Easy Does It

Rome Puts a Damper on the Sign of Peace

In a July letter, the Vatican’s Congregation for Divine Worship and the Discipline of the Sacraments (CDWDS) warned against “abuses” such as “the movement of the faithful from their places to exchange the sign of peace” during Mass. The CDWDS also criticized “the departure of priests from the altar” to greet parishioners and the practice of expressing congratulations during the sign of peace, as sometimes happens on feast days. The document, signed by CDWDS prefect Cardinal Antonio Cañizares Llovera and approved by Pope Francis, was sent to bishops conferences around the world.

They should ignore it.

In our time, when a wide variety of styles exists in Catholic liturgy and confusion sometimes arises over primary and secondary meanings of our rites, such a letter might have helped to “hold the center” by calling people to reflect on the essential meaning of the sign of peace. Instead, it meandered down sadly predictable pathways, criticizing alleged abuses and insisting on the advisability of occasionally suppressing the exchange of peace altogether (something neither Benedict XVI nor Francis has advocated).

What prompted reconsideration of the sign of peace was a discussion that took place during the 2007 synod on the Eucharist, presided over by Pope Benedict. During that meeting, some bishops suggested moving the sign of peace from its current place in the Communion rite to before the presentation of the gifts, where the Orthodox and Ambrosian rites and the Episcopal Church have it. Benedict, who favored this alternative, asked the CDWDS to study the question.

Were experts consulted, historical and theological sources reviewed, wide-ranging practices evaluated? No. A poll was sent to bishops conferences in 2008. Their verdict? Moving the sign of peace would be “inconvenient.” One might have thought the whole thing had fizzled. Yet, six years later, the CDWDS letter was published. The text itself has barely anything to say about its original purpose—the question of the placement of the sign of peace. Instead, the letter is padded with “didactic instructions” that bishops are supposed to use in catechizing the faithful. The list of “abuses” to be “definitively avoided” are well-known, well-accepted practices: singing songs, or moving around to offer peace to more people, or adding impromptu words to the exchange, such as expressions of consolation to the bereaved at a funeral. To average Catholics, the letter came across as a slap on the wrist for being “too sociable” during Mass.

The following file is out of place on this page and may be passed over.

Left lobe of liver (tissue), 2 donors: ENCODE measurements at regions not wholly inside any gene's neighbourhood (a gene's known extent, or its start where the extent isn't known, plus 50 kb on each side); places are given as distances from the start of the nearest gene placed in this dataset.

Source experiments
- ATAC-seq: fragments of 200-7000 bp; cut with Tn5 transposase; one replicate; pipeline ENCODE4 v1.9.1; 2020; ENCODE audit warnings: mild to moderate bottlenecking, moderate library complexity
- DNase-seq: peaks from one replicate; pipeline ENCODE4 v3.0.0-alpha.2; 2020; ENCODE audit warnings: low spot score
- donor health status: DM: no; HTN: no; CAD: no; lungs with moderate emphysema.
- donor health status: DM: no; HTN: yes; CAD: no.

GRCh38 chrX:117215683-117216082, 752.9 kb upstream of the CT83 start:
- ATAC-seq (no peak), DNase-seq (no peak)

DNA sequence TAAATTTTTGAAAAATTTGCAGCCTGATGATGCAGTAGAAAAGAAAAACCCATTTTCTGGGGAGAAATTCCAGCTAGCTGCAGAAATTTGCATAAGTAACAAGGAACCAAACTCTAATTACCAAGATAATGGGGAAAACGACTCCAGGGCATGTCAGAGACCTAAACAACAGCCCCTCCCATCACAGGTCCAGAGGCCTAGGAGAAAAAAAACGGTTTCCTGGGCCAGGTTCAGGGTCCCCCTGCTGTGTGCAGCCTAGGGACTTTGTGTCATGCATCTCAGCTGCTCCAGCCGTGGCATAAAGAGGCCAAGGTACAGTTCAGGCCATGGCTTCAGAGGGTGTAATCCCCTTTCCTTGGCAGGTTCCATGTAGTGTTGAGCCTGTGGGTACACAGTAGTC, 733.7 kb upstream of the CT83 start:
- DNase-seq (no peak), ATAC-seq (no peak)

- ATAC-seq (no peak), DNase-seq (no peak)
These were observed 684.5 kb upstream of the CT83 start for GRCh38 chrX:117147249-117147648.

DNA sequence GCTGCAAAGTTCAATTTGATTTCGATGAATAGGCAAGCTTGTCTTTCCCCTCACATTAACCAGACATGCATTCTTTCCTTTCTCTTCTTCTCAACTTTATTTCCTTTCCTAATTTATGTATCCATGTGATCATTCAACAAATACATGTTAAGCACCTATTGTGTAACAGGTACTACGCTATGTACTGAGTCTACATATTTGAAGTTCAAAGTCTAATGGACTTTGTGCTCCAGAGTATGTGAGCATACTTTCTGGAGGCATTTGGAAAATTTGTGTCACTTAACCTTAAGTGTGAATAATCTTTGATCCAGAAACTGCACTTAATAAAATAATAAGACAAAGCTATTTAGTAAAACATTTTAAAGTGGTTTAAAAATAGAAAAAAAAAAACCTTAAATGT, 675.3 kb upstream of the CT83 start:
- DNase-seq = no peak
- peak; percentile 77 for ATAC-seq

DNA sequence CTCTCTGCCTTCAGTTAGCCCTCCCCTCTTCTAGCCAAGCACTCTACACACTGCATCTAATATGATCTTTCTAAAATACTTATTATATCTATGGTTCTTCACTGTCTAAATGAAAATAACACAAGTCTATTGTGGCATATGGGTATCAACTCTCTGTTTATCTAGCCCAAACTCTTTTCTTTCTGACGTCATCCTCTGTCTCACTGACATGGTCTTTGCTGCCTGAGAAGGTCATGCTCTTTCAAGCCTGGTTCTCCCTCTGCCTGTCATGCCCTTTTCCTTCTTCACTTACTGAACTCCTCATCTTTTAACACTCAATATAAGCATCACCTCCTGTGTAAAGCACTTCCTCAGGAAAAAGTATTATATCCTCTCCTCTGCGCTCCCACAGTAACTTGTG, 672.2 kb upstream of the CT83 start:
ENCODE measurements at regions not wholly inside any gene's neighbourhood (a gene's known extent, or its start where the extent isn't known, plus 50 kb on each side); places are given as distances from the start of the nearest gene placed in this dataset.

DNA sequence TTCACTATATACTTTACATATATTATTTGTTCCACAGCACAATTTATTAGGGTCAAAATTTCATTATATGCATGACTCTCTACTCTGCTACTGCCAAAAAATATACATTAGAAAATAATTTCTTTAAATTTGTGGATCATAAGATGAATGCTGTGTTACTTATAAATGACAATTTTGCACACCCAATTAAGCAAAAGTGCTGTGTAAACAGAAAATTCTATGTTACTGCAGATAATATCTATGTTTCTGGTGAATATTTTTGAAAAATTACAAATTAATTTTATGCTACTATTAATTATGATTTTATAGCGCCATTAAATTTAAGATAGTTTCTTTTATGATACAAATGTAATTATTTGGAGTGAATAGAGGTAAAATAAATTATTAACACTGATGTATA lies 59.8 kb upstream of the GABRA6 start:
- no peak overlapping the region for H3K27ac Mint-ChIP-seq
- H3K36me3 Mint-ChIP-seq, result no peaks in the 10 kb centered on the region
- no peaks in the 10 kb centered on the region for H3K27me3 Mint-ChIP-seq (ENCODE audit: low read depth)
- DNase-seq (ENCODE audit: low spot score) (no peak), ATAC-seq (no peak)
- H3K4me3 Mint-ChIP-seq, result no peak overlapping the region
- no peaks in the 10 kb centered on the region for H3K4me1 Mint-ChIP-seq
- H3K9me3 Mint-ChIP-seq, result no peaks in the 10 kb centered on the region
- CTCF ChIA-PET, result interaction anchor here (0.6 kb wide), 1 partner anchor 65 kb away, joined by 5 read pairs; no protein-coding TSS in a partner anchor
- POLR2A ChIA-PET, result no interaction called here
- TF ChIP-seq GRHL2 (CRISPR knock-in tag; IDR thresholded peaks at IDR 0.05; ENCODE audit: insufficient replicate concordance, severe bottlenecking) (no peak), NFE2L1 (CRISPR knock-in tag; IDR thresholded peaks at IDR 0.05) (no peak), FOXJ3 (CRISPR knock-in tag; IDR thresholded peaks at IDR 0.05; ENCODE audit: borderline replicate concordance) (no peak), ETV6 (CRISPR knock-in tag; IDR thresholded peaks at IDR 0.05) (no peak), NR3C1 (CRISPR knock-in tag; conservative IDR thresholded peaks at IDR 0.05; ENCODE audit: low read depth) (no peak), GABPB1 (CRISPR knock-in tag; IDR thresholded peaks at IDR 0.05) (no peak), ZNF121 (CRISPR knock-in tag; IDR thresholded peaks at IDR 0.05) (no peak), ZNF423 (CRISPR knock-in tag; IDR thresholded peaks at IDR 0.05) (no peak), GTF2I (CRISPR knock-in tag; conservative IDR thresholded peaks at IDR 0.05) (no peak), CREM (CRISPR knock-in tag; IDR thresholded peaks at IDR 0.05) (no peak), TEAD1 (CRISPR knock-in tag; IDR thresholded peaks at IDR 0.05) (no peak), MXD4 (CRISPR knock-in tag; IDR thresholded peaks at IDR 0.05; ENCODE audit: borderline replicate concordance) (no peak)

This approach is not only wrongheaded. It also distracts us from a more important agenda. The central challenge for the post–Vatican II era, as liturgical theologian Andrea Grillo has pointed out, is not eliminating abuses. It is deepening use of the postconciliar rites. Reading the letter, one might imagine that the sign of peace is floundering in the church today. In fact, it’s one of the most successful rites we have. This is shown by how thoroughly it has been inculturated: with hand clasps and smiling exchanges in North America; with lively songs in the Caribbean; with bowing in Thailand; with monastic practices such as those of the Jerusalem community, whose members rush forth from their contemplative position in choir to share the peace joyfully with as many as they can; and more. Those are hardly abuses. Rather, they are ways of inculturating the sign of peace, of enabling its rich and meaningful use.

One lone paragraph in the letter sounds a different note, and it comes near the end. It raises concerns that Pope Francis has articulated elsewhere. If he didn’t write it himself, he certainly inspired it. Here, the conceptual frame of the discussion widens to include the world. The focus shifts from what we may not do to what we must do for the sake of God’s kingdom:

Today, a serious obligation for Catholics in building a more just and peaceful world is accompanied by a deeper understanding of the Christian message of peace, and this depends largely on the seriousness with which our particular churches welcome and invoke the gift of peace and express it in the liturgical celebration. Productive steps forward in this matter must be insisted upon and urged, because the quality of our Eucharistic participation depends upon it, as well as the efficacy of our being joined with those who are ambassadors and builders of peace, as expressed in the Beatitudes.

Would that the whole letter had taken this passage as its keynote.

Published in the October 10, 2014 issue: 

Rita Ferrone is the author of several books about liturgy, including Liturgy: Sacrosanctum Concilium (Paulist Press). She is a contributing writer to Commonweal.

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